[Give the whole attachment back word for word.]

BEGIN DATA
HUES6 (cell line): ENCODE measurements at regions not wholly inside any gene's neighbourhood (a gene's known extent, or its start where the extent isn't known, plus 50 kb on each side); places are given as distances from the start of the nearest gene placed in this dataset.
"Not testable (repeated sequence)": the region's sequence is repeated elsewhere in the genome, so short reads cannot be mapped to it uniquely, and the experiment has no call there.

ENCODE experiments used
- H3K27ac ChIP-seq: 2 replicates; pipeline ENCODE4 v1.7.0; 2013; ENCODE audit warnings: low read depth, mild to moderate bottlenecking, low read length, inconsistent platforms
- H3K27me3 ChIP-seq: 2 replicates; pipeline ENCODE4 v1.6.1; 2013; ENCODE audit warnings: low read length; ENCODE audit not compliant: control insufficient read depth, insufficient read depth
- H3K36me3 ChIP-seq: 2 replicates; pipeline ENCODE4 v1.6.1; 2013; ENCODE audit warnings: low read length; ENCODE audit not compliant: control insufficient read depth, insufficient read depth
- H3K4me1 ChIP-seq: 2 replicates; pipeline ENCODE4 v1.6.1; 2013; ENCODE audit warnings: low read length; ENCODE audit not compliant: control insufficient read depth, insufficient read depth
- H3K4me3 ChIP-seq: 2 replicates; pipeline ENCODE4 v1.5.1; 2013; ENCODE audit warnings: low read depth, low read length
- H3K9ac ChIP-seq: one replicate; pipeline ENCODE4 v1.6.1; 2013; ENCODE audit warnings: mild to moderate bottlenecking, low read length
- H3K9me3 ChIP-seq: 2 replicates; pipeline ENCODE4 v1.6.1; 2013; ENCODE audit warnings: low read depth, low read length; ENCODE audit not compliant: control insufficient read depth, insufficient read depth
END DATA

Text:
HUES6 (cell line): ENCODE measurements at regions not wholly inside any gene's neighbourhood (a gene's known extent, or its start where the extent isn't known, plus 50 kb on each side); places are given as distances from the start of the nearest gene placed in this dataset.
"Not testable (repeated sequence)": the region's sequence is repeated elsewhere in the genome, so short reads cannot be mapped to it uniquely, and the experiment has no call there.

ENCODE experiments used
- H3K27ac ChIP-seq: 2 replicates; pipeline ENCODE4 v1.7.0; 2013; ENCODE audit warnings: low read depth, mild to moderate bottlenecking, low read length, inconsistent platforms
- H3K27me3 ChIP-seq: 2 replicates; pipeline ENCODE4 v1.6.1; 2013; ENCODE audit warnings: low read length; ENCODE audit not compliant: control insufficient read depth, insufficient read depth
- H3K36me3 ChIP-seq: 2 replicates; pipeline ENCODE4 v1.6.1; 2013; ENCODE audit warnings: low read length; ENCODE audit not compliant: control insufficient read depth, insufficient read depth
- H3K4me1 ChIP-seq: 2 replicates; pipeline ENCODE4 v1.6.1; 2013; ENCODE audit warnings: low read length; ENCODE audit not compliant: control insufficient read depth, insufficient read depth
- H3K4me3 ChIP-seq: 2 replicates; pipeline ENCODE4 v1.5.1; 2013; ENCODE audit warnings: low read depth, low read length
- H3K9ac ChIP-seq: one replicate; pipeline ENCODE4 v1.6.1; 2013; ENCODE audit warnings: mild to moderate bottlenecking, low read length
- H3K9me3 ChIP-seq: 2 replicates; pipeline ENCODE4 v1.6.1; 2013; ENCODE audit warnings: low read depth, low read length; ENCODE audit not compliant: control insufficient read depth, insufficient read depth